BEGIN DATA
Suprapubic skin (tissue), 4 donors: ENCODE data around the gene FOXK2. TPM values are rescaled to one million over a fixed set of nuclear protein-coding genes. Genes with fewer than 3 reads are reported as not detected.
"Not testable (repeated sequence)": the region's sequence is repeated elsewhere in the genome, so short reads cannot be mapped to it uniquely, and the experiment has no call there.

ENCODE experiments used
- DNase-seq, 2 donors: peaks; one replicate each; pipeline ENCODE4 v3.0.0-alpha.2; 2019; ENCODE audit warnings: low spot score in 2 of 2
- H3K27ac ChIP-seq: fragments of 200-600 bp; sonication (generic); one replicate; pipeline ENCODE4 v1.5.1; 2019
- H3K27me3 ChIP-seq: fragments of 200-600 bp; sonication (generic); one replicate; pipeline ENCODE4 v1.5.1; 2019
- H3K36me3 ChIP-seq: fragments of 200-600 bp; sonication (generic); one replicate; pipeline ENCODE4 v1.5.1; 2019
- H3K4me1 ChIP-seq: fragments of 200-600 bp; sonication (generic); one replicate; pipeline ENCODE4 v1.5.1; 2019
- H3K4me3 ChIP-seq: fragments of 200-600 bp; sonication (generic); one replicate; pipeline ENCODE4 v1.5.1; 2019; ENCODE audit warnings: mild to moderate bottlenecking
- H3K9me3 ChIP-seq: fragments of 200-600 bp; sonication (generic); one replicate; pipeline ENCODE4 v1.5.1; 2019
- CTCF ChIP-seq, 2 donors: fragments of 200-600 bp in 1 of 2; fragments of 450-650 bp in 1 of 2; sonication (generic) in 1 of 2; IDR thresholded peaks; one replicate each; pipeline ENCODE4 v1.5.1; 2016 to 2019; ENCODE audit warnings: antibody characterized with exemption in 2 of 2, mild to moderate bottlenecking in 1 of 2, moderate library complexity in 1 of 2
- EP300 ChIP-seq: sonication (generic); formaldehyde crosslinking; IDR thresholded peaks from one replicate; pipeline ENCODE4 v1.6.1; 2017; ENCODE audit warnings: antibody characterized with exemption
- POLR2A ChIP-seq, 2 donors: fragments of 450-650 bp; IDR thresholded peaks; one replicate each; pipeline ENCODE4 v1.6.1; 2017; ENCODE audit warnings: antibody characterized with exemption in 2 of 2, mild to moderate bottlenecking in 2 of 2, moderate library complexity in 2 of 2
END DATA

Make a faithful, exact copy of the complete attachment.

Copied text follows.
Suprapubic skin (tissue), 4 donors: ENCODE data around the gene FOXK2. TPM values are rescaled to one million over a fixed set of nuclear protein-coding genes. Genes with fewer than 3 reads are reported as not detected.
"Not testable (repeated sequence)": the region's sequence is repeated elsewhere in the genome, so short reads cannot be mapped to it uniquely, and the experiment has no call there.

ENCODE experiments used
- DNase-seq, 2 donors: peaks; one replicate each; pipeline ENCODE4 v3.0.0-alpha.2; 2019; ENCODE audit warnings: low spot score in 2 of 2
- H3K27ac ChIP-seq: fragments of 200-600 bp; sonication (generic); one replicate; pipeline ENCODE4 v1.5.1; 2019
- H3K27me3 ChIP-seq: fragments of 200-600 bp; sonication (generic); one replicate; pipeline ENCODE4 v1.5.1; 2019
- H3K36me3 ChIP-seq: fragments of 200-600 bp; sonication (generic); one replicate; pipeline ENCODE4 v1.5.1; 2019
- H3K4me1 ChIP-seq: fragments of 200-600 bp; sonication (generic); one replicate; pipeline ENCODE4 v1.5.1; 2019
- H3K4me3 ChIP-seq: fragments of 200-600 bp; sonication (generic); one replicate; pipeline ENCODE4 v1.5.1; 2019; ENCODE audit warnings: mild to moderate bottlenecking
- H3K9me3 ChIP-seq: fragments of 200-600 bp; sonication (generic); one replicate; pipeline ENCODE4 v1.5.1; 2019
- CTCF ChIP-seq, 2 donors: fragments of 200-600 bp in 1 of 2; fragments of 450-650 bp in 1 of 2; sonication (generic) in 1 of 2; IDR thresholded peaks; one replicate each; pipeline ENCODE4 v1.5.1; 2016 to 2019; ENCODE audit warnings: antibody characterized with exemption in 2 of 2, mild to moderate bottlenecking in 1 of 2, moderate library complexity in 1 of 2
- EP300 ChIP-seq: sonication (generic); formaldehyde crosslinking; IDR thresholded peaks from one replicate; pipeline ENCODE4 v1.6.1; 2017; ENCODE audit warnings: antibody characterized with exemption
- POLR2A ChIP-seq, 2 donors: fragments of 450-650 bp; IDR thresholded peaks; one replicate each; pipeline ENCODE4 v1.6.1; 2017; ENCODE audit warnings: antibody characterized with exemption in 2 of 2, mild to moderate bottlenecking in 2 of 2, moderate library complexity in 2 of 2